One for all! US Army develops single jab against all Covid variants, say researchers

The vaccine has been developed by a group of scientists at the Walter Reed Army Institute of Research, who are expected to announce that they have developed a vaccine that is effective against Covid-19 and all its variants including Omicron. Named the ‘Spike Ferritin Nanoparticle Covid-19 vaccine’, or SpFN, it is the result of almost two years of work on the virus.

The Army lab received its first DNA sequencing of the Covid-19 virus in early 2020.

Speaking to Defense One, Dr. Kayvon Modjarrad, director of Walter Reed’s infectious diseases branch said the vaccine has had “positive results” at the trial stage.

They said: “Walter Reed’s Spike Ferritin Nanoparticle Covid-19 vaccine, or SpFN, completed animal trials earlier this year with positive results.

“Phase 1 of human trials, which tested the vaccine against Omicron and the other variants, wrapped up this month, again with positive results that are undergoing final review.”

Unlike existing vaccines, this new vaccine uses a soccer ball-shaped protein with 24 faces, which allows researchers to attach the spikes of multiple coronavirus strains on different faces of the protein.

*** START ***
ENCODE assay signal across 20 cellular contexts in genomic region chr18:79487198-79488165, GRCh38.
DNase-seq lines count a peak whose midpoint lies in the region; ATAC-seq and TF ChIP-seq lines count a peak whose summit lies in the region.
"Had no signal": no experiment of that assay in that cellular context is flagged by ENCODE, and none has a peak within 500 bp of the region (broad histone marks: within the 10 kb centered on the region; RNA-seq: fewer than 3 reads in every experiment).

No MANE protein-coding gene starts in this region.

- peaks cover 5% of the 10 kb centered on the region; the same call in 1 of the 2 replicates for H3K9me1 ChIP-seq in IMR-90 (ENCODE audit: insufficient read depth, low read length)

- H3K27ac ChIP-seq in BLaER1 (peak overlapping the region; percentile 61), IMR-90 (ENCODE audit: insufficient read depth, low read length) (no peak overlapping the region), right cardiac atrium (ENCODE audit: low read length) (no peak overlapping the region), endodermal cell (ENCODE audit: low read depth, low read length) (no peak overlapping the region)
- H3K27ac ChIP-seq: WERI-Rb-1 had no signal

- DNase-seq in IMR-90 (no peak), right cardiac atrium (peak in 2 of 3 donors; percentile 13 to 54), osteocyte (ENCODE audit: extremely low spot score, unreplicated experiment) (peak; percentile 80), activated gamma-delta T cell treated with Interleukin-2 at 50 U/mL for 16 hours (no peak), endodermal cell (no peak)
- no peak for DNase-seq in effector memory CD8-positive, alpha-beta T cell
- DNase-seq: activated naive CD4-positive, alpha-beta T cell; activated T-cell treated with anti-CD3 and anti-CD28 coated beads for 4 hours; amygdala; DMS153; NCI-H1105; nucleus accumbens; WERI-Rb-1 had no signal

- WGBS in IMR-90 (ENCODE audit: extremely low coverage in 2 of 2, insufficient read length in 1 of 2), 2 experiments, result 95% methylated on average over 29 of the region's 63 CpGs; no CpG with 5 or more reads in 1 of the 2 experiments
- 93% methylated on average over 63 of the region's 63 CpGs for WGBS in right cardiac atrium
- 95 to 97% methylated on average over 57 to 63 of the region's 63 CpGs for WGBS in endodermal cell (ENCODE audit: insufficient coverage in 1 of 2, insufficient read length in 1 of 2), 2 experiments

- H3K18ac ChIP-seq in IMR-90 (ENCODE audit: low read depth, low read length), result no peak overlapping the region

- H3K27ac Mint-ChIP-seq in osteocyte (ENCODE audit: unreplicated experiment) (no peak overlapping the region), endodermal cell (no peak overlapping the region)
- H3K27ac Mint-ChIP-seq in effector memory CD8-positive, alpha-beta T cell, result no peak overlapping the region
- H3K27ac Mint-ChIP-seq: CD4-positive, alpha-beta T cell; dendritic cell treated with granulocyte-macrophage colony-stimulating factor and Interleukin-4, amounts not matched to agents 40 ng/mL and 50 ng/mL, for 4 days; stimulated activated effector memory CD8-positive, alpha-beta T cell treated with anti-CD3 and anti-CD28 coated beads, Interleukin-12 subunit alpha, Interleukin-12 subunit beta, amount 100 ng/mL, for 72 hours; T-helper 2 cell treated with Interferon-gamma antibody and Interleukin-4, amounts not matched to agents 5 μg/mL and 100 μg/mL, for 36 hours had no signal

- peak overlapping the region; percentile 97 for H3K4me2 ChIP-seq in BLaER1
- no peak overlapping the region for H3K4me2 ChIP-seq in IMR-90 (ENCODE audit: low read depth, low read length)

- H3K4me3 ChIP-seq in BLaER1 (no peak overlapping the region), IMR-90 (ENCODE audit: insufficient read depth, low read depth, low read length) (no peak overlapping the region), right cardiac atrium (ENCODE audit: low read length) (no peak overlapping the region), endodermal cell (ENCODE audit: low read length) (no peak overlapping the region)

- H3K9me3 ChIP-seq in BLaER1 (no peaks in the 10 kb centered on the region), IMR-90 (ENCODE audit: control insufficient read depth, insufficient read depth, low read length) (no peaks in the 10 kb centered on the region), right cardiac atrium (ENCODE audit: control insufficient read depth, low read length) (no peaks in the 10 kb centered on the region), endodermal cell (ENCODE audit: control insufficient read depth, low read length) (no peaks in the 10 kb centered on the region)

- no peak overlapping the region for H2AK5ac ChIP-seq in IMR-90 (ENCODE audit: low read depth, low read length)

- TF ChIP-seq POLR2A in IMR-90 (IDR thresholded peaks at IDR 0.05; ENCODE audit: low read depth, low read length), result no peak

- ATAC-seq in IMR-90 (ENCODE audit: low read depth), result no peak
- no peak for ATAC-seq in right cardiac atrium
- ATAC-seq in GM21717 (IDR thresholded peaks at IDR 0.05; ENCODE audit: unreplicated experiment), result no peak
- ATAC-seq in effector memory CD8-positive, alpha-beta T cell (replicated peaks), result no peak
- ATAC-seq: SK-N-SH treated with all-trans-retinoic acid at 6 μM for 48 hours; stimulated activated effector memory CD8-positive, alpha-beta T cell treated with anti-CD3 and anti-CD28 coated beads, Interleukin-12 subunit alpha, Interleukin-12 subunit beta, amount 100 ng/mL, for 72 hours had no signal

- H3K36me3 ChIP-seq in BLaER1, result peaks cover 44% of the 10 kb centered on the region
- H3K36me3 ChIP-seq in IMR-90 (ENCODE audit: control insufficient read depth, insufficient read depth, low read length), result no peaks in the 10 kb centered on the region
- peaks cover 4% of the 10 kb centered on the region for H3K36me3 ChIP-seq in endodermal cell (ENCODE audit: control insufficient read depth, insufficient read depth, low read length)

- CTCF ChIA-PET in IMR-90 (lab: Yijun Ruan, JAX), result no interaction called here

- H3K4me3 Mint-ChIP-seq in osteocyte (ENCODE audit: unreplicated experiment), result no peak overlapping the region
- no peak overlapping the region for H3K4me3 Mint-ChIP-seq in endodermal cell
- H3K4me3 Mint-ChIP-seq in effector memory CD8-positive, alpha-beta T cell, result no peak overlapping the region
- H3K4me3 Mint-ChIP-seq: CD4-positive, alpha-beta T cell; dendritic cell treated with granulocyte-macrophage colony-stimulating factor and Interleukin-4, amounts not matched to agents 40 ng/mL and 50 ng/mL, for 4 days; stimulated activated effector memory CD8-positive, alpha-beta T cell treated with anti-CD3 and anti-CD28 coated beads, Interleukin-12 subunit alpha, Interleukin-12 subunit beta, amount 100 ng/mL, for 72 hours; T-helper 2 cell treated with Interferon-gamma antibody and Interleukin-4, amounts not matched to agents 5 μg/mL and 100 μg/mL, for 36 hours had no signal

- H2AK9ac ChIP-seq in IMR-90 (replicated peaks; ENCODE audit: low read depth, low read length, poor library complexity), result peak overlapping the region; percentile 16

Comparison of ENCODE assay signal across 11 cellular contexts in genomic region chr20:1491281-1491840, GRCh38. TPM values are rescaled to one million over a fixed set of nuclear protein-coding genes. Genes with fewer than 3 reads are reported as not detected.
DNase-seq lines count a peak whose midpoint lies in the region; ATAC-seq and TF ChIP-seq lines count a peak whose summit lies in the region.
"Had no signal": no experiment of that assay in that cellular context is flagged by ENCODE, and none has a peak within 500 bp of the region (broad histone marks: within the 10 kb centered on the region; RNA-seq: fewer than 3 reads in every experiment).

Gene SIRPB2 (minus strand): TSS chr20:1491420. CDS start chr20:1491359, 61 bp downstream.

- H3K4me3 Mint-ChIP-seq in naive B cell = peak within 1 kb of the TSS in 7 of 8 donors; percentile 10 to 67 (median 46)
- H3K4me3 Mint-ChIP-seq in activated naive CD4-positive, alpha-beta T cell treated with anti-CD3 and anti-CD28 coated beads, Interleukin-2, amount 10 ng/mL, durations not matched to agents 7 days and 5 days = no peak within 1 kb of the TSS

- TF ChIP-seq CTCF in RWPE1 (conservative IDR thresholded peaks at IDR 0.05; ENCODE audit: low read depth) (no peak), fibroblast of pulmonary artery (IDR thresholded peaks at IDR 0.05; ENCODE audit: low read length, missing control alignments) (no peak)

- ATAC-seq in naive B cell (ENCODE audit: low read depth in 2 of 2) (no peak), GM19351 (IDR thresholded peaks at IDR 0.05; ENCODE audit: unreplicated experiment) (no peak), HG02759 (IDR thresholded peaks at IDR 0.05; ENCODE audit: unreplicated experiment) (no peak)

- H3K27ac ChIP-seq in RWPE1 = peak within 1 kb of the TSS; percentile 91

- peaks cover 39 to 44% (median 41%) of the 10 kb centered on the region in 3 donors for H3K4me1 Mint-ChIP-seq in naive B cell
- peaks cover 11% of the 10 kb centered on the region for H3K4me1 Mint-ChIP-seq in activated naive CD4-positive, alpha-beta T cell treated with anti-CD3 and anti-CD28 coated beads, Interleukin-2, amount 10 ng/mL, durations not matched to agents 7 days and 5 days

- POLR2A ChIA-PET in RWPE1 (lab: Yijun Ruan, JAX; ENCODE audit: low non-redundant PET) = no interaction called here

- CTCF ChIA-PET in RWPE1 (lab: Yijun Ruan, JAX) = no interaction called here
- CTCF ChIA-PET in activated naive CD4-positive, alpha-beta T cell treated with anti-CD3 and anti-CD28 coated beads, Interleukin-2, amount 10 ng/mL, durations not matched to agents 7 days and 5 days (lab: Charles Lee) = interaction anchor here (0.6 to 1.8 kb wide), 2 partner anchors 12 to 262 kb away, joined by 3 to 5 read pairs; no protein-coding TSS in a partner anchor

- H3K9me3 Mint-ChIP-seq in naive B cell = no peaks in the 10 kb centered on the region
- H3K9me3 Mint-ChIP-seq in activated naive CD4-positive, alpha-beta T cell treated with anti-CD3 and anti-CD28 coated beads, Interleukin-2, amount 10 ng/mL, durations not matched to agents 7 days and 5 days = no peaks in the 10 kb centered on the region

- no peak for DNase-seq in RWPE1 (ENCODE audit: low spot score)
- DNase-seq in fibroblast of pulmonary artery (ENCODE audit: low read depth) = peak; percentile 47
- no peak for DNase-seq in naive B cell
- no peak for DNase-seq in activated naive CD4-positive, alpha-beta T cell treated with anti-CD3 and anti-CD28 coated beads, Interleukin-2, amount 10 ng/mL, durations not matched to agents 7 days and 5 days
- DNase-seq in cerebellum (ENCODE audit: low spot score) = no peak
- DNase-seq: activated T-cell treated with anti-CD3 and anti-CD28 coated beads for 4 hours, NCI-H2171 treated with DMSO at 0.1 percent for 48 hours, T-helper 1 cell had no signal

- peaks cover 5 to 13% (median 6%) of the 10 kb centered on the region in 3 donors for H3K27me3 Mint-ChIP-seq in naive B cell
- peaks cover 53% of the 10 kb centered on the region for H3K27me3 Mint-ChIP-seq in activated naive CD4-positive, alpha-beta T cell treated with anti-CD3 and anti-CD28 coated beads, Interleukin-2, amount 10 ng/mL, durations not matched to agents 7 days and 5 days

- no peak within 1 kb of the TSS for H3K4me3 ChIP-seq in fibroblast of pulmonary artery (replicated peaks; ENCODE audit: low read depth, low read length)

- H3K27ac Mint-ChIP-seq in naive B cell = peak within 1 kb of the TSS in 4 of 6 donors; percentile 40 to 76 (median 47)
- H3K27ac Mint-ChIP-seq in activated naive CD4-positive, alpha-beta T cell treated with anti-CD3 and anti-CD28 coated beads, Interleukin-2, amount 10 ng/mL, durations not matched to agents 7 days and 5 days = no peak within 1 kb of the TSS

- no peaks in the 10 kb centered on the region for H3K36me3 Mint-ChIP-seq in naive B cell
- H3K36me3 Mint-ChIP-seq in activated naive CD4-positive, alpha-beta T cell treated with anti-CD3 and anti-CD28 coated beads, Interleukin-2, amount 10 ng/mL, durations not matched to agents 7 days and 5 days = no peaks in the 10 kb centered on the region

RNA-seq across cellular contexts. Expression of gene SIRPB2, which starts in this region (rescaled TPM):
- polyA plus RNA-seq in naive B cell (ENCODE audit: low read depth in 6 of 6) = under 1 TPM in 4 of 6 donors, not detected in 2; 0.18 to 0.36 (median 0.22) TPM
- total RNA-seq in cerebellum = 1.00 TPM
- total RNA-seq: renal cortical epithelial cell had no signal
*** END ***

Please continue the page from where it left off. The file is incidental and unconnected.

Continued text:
Mr Modjarrad added: “It’s very exciting to get to this point for our entire team and I think for the entire Army as well.”

However, the vaccine’s human trials took longer than expected, as the lab needed to test the vaccine on subjects who had neither been vaccinated nor previously infected with Covid-19.

The rapid spread of the Delta and Omicron variants and the increasing vaccination contributed to extended human trials.

READ MORE: Covid: Boris taking ‘brave position’ on lockdown as Omicron rages

Modjarrad said: “We need to evaluate it in the real-world setting and try to understand how does the vaccine perform in much larger numbers of individuals who have already been vaccinated with something else initially…or already been sick,” adding that the new vaccine will still need to undergo phase 2 and phase 3 trials.

He said nearly all of Walter Reed’s 2,500 staff have had some role in the vaccine’s nearly-two-year development.

He added: “We decided to take a look at the long game rather than just only focusing on the original emergence of SARS, and instead understand that viruses mutate, there will be variants that emerge, future viruses that may emerge in terms of new species.

“Our platform and approach will equip people to be prepared for that.”